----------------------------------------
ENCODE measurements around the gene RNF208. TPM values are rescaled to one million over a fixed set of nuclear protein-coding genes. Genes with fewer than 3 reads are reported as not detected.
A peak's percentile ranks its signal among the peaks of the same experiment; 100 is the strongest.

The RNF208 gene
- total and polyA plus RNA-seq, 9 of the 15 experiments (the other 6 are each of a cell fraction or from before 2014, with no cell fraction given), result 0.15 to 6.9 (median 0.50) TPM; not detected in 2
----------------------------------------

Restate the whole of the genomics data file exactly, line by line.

ENCODE measurements around the gene RNF208. TPM values are rescaled to one million over a fixed set of nuclear protein-coding genes. Genes with fewer than 3 reads are reported as not detected.
A peak's percentile ranks its signal among the peaks of the same experiment; 100 is the strongest.

The RNF208 gene
- total and polyA plus RNA-seq, 9 of the 15 experiments (the other 6 are each of a cell fraction or from before 2014, with no cell fraction given), result 0.15 to 6.9 (median 0.50) TPM; not detected in 2